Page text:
Voting ends in southern Sudan referendum – Sunday Tribune

Kyeli, Blue Nile State, Sudan – “Soon after we married, my husband was killed during the war, ” says Hawa Abdul-Gadr. Hawa’s eyes are repositories of a grief suppressed, part-masked by a poised resolve that surely comes from getting on with things, in what is a tough place to live. Still, hers is a perceptible sadness – long-kept under wraps but maybe closer to the surface than she would care to admit. Chopping her left hand down from her right cheek, as if swatting away an invisible spectre, Hawa declares “I am happy now here, we have peace and I hope it stays.” She spent eleven years in a refugee camp in Ethiopia. The border is just fifty miles away from this village in southern Blue Nile state, but for those long years, home here in Kyeli seemed like a distant dream. “I came back in 2006, after the word spread about peace in the camps.”

Floods hit hard in southern Pakistan – The Sunday Tribune/Today’s Zaman/Evening Herald

http://www.tribune.ie/news/international/article/2010/aug/29/building-dykes-of-courage/ http://www.todayszaman.com/tz-web/news-220700-impressions-hands-on-at-the-dykes-of-courage.html http://www.herald.ie/world-news/huge-challenge-faced-by-the-resolute-victims-2315605.html On the road in northern Sindh, Pakistan – Dirty, tired and bedraggled, Imran beckons us over...

Haiti earthquake: time running out in nightmare republic – The Sunday Tribune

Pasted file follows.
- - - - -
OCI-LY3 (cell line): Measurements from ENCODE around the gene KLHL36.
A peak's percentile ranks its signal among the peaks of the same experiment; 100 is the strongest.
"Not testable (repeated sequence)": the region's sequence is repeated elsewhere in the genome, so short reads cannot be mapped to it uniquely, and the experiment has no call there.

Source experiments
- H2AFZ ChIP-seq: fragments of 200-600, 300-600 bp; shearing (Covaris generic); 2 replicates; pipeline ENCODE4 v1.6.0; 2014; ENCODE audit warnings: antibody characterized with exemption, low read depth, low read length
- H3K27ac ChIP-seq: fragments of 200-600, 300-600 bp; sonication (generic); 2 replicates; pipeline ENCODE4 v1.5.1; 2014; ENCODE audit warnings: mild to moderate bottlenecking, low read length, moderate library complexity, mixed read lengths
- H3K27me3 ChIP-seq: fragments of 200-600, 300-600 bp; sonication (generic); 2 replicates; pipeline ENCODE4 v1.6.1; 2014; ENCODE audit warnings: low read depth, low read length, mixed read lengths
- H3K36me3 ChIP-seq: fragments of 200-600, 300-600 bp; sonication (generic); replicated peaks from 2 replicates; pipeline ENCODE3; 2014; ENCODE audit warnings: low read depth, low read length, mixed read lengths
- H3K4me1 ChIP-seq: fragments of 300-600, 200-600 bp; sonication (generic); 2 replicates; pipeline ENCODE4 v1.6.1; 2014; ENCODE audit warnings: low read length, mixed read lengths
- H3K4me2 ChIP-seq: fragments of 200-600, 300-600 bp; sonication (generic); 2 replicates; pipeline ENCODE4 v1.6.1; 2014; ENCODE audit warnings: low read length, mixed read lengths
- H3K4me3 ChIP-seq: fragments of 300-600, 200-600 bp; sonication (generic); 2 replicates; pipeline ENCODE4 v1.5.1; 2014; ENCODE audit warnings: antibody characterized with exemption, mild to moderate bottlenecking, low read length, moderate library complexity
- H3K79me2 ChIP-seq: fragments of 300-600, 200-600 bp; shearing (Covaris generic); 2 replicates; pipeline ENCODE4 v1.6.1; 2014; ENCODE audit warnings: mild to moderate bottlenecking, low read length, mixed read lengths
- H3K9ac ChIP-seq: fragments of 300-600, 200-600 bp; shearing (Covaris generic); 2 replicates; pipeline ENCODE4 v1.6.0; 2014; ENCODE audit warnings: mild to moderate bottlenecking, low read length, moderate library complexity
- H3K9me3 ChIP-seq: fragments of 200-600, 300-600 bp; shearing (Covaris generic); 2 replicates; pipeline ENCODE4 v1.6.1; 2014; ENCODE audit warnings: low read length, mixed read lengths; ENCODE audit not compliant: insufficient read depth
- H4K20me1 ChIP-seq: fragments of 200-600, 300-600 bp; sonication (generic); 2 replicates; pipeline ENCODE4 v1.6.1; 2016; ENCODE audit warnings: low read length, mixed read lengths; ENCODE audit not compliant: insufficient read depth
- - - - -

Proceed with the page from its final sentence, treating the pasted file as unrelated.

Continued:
http://www.tribune.ie/news/article/2010/jan/17/time-runs-out-for-survivors-as-relief-operation-st/ http://www.tribune.ie/article/2010/jan/17/time-is-running-out-as-irish-aid-workers-struggle-/ Simon Roughneen in PORT-AU-PRINCE, HAITI – In ‘The Comedians’, Graham Greene called Haiti the nightmare republic. For the...

Bad cops, mean streets – Sunday Tribune/VoA/RTÉ World Report

FREETOWN – “The police stop us all the time. Sometimes they try to take money from us, sometimes they threaten to arrest us. But the usual trick is to check our handbags. They plant some drugs, then tell us to come with them to the station. The only way to get out is have sex with the policeman, otherwise we go to jail.” Just 20 years old, Maryama* has lived on the ramshackle streets of Sierra Leone’s capital, Freetown, for eight years. Her father died when she was 10 – possibly from HIV-AIDS, although nobody knows for sure – leaving her mother unable to bring up their three children. This was at the height of Sierra Leone’s civil war, infamous for anti-government rebels who hacked off arms and hands to deter civilians from voting in elections.